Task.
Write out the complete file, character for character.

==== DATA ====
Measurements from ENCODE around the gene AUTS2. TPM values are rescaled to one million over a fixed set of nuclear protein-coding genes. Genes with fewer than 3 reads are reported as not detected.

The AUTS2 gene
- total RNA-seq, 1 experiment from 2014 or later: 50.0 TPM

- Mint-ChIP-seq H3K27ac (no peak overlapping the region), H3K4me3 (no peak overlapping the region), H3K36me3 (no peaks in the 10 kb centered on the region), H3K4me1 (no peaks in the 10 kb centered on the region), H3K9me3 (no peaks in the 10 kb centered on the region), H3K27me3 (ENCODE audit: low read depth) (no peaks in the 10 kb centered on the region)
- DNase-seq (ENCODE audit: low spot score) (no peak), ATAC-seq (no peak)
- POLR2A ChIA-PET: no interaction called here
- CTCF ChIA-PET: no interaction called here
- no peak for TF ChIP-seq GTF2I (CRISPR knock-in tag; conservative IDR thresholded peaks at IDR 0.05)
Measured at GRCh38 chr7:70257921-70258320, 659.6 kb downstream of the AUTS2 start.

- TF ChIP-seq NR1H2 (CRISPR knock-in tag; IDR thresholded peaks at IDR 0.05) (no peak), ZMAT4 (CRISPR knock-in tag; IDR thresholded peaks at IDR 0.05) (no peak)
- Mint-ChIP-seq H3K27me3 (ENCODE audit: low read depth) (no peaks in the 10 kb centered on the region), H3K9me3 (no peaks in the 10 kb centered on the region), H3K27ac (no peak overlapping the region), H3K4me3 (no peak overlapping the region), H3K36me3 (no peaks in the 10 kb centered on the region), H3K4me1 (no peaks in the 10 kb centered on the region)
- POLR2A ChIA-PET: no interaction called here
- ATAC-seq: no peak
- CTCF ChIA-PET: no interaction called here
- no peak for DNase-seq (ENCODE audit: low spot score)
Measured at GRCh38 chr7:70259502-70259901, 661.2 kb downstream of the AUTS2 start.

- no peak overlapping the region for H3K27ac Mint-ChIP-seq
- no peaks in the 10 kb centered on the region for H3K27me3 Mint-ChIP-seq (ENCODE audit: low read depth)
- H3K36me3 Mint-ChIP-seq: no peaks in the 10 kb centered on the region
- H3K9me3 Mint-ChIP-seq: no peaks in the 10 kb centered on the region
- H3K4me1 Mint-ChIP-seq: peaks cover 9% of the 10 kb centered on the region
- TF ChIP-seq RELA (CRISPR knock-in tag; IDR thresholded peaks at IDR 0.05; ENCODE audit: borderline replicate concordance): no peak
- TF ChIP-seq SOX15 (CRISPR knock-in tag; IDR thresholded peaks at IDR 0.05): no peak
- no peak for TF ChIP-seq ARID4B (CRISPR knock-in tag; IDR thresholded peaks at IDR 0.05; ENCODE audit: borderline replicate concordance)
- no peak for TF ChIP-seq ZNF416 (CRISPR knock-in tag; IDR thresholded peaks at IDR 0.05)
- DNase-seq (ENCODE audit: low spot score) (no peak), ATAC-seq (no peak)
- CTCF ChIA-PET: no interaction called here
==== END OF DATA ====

Measurements from ENCODE around the gene AUTS2. TPM values are rescaled to one million over a fixed set of nuclear protein-coding genes. Genes with fewer than 3 reads are reported as not detected.

The AUTS2 gene
- total RNA-seq, 1 experiment from 2014 or later: 50.0 TPM

- Mint-ChIP-seq H3K27ac (no peak overlapping the region), H3K4me3 (no peak overlapping the region), H3K36me3 (no peaks in the 10 kb centered on the region), H3K4me1 (no peaks in the 10 kb centered on the region), H3K9me3 (no peaks in the 10 kb centered on the region), H3K27me3 (ENCODE audit: low read depth) (no peaks in the 10 kb centered on the region)
- DNase-seq (ENCODE audit: low spot score) (no peak), ATAC-seq (no peak)
- POLR2A ChIA-PET: no interaction called here
- CTCF ChIA-PET: no interaction called here
- no peak for TF ChIP-seq GTF2I (CRISPR knock-in tag; conservative IDR thresholded peaks at IDR 0.05)
Measured at GRCh38 chr7:70257921-70258320, 659.6 kb downstream of the AUTS2 start.

- TF ChIP-seq NR1H2 (CRISPR knock-in tag; IDR thresholded peaks at IDR 0.05) (no peak), ZMAT4 (CRISPR knock-in tag; IDR thresholded peaks at IDR 0.05) (no peak)
- Mint-ChIP-seq H3K27me3 (ENCODE audit: low read depth) (no peaks in the 10 kb centered on the region), H3K9me3 (no peaks in the 10 kb centered on the region), H3K27ac (no peak overlapping the region), H3K4me3 (no peak overlapping the region), H3K36me3 (no peaks in the 10 kb centered on the region), H3K4me1 (no peaks in the 10 kb centered on the region)
- POLR2A ChIA-PET: no interaction called here
- ATAC-seq: no peak
- CTCF ChIA-PET: no interaction called here
- no peak for DNase-seq (ENCODE audit: low spot score)
Measured at GRCh38 chr7:70259502-70259901, 661.2 kb downstream of the AUTS2 start.

- no peak overlapping the region for H3K27ac Mint-ChIP-seq
- no peaks in the 10 kb centered on the region for H3K27me3 Mint-ChIP-seq (ENCODE audit: low read depth)
- H3K36me3 Mint-ChIP-seq: no peaks in the 10 kb centered on the region
- H3K9me3 Mint-ChIP-seq: no peaks in the 10 kb centered on the region
- H3K4me1 Mint-ChIP-seq: peaks cover 9% of the 10 kb centered on the region
- TF ChIP-seq RELA (CRISPR knock-in tag; IDR thresholded peaks at IDR 0.05; ENCODE audit: borderline replicate concordance): no peak
- TF ChIP-seq SOX15 (CRISPR knock-in tag; IDR thresholded peaks at IDR 0.05): no peak
- no peak for TF ChIP-seq ARID4B (CRISPR knock-in tag; IDR thresholded peaks at IDR 0.05; ENCODE audit: borderline replicate concordance)
- no peak for TF ChIP-seq ZNF416 (CRISPR knock-in tag; IDR thresholded peaks at IDR 0.05)
- DNase-seq (ENCODE audit: low spot score) (no peak), ATAC-seq (no peak)
- CTCF ChIA-PET: no interaction called here